The game, developed by Studio MDHR, was originally released in 2017 as an Xbox One console exclusive. While it released simultaneously on PC as an Xbox Play Anywhere title, that was the full extent of its reach until now.

Microsoft has also stated that they are working with Studio MDHR to implement Xbox Live functionality into the Nintendo Switch version of Cuphead. Now you’ll finally be able to earn achievements on the go. Cuphead is the first non-Xbox game to receive Xbox Live achivement support, but more are likely on the way with Microsoft planning to bring the service to both Switch and mobile.

Cuphead will launch on Nintendo Switch on April 18. The game will be priced at $20, and it’s already available for pre-purchase on the eShop.

Google Stadia is Google’s Game Streaming Service

Google has officially unveiled its long-rumored game streaming service during a keynote at GDC earlier today.

The service, called Google Stadia, will allow users to play AAA video games on any device. At launch, Stadia will be available on any desktop computer, laptop, TV, phone, or tablet. Stadia is the full release of Project Stream, which allowed users to play Assassin’s Creed Odyssey in a Google Chrome browser window. While Project Stream only streamed up to 1080p at 60 frames per second, Stadia will support streams up to 4K at 60 frames per second with full HDR and surround sound support. In the future, Stadia will even support 8K streaming.

The Stadia controller was also unveiled alongside the service. It’s available in three different colors and will connect to Google’s data centers hosting the game through Wi-Fi to minimize latency. It has joysticks, a d-pad, and just about everything else you’d expect from a standard video game controller, but it also has a share button like the Dualshock 4 and Joy-Con controllers as well as a Google Assistant button which will allow you to ask for help with whatever game you’re playing using the controller’s built-in microphone. Stadia will also work with any controllers you already own, too.

Stadia will come with an array of features specific to the service. YouTube videos of certain games will have a “play now” button that will let you start playing the game through a Stadia stream. Stream Connect aims to bring back split-screen gaming, enabling multiple streams of the same game on one device. Crowd Play lets streamers open up their games to their audience, creating a lobby for viewers to wait in until they get to play with the streamer. State Share lets you create an exact copy of your game’s state down to the contents of your inventory and the amount of health you have left, which you can then share with others through a generated link. Other players can then go experience the exact moment you shared with them.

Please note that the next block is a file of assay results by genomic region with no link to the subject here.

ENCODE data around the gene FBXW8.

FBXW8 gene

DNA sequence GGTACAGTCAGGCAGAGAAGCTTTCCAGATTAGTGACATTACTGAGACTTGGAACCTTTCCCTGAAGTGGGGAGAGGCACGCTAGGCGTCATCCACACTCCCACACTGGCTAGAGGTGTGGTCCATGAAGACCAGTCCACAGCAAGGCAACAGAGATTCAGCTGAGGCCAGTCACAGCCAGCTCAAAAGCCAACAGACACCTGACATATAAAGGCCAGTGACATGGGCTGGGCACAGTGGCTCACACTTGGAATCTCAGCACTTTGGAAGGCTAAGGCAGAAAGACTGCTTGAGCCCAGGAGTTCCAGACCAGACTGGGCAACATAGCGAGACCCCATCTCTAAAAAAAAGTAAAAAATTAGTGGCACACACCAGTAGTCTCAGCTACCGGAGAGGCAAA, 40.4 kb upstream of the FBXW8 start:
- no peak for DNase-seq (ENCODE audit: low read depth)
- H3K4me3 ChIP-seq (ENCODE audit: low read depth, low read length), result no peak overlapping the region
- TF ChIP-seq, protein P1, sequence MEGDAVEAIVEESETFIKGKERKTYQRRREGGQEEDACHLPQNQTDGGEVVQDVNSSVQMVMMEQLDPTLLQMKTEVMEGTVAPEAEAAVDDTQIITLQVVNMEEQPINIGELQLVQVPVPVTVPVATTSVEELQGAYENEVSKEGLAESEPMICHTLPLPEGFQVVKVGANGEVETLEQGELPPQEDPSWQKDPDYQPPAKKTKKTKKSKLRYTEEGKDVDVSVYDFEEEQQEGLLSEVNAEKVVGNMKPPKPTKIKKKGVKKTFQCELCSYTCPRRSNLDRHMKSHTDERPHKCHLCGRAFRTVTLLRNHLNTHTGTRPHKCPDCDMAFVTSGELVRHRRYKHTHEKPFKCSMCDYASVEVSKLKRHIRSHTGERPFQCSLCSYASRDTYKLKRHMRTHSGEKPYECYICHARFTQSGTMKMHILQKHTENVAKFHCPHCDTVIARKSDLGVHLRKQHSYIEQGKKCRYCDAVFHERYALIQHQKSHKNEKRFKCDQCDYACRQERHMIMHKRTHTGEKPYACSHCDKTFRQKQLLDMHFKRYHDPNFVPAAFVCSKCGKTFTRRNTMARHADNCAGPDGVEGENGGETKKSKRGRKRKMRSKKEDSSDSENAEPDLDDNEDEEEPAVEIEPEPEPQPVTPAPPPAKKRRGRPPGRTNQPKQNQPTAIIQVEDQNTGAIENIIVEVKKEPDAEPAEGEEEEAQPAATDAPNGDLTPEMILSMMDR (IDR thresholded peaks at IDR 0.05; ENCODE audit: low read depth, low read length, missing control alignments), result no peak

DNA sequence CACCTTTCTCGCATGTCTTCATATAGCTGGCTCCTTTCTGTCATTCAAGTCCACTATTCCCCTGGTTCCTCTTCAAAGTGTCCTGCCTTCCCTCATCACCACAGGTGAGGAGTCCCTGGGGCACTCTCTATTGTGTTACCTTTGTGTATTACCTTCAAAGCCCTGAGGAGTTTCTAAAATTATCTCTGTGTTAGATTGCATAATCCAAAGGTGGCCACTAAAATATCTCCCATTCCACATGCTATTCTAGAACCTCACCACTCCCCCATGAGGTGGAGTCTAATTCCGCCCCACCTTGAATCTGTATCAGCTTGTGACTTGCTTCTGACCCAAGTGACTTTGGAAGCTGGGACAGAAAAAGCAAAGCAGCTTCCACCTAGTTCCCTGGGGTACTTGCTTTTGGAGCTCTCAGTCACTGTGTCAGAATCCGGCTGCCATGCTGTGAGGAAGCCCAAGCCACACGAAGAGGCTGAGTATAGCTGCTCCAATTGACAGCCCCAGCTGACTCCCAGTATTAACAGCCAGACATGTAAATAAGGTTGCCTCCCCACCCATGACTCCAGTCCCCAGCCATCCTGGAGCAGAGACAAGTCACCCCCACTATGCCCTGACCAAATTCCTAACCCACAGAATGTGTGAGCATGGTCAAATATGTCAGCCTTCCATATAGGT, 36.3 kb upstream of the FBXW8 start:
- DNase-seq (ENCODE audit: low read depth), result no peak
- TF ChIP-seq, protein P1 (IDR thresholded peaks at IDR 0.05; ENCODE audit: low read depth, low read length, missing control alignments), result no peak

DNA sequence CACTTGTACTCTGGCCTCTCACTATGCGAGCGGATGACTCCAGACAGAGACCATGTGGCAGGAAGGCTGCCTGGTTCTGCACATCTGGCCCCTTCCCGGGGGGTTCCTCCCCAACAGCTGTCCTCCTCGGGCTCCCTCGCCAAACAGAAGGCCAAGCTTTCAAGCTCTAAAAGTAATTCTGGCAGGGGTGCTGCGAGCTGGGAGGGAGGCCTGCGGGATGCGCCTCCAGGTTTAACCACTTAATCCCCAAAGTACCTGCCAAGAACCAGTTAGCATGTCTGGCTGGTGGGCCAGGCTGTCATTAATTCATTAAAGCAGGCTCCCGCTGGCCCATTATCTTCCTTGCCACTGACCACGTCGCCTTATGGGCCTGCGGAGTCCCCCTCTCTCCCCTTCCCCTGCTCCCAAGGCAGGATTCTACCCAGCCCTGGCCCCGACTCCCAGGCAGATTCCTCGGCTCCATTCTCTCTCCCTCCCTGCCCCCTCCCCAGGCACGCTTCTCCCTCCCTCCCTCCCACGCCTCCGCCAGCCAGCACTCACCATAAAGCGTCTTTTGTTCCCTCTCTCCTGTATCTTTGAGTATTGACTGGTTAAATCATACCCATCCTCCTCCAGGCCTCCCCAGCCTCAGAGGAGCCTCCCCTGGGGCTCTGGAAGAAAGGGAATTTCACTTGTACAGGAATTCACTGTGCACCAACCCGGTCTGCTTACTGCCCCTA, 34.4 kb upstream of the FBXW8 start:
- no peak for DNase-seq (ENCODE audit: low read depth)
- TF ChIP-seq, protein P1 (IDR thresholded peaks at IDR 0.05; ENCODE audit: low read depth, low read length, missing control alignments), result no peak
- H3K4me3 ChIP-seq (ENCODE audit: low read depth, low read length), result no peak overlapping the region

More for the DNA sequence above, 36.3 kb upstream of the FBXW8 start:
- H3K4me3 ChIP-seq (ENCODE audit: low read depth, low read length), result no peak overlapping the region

Google has partnered with Unreal and Unity, two of the most popular game engines in the industry, and both will fully support Stadia. Google revealed a number of other partners ranging from Havok to Cryengine, so there’s no shortage of initial support for the platform.

Because Stadia is a cloud-based platform, developers don’t have to neuter their visions for their games to meet certain hardware requirements. A single Stadia instance is more powerful than the PlayStation 4 Pro and Xbox One X combined according to Google, and developers will no longer be held back by hardware restrictions.

While Assassin’s Creed Odyssey was primarily featured throughout the keynote, other games were shown as well. Doom Eternal, the follow up to 2016’s Doom reboot, will be playable on Stadia at a 4K resolution at 60 frames per second with HDR. Other unannounced titles were hinted at, but they haven’t been revealed yet.

Multiplayer was another key point of the presentation. Because every game will be hosted through Google’s data centers rather than the players’ internet connections, there will be minimal latency because the experience won’t be held back by the player with the slowest connection. Stadia will also support cross-platform play and cross-progression if developers allow it.

Google will be creating exclusive first-party content through Stadia Games and Entertainment, headed by former Ubisoft executive and industry veteran Jade Raymond.

Stadia is slated to launch this year in the United States, Canada, UK, and Europe. More information is set to come this summer, but whether or not that means news will come at E3 remains to be known.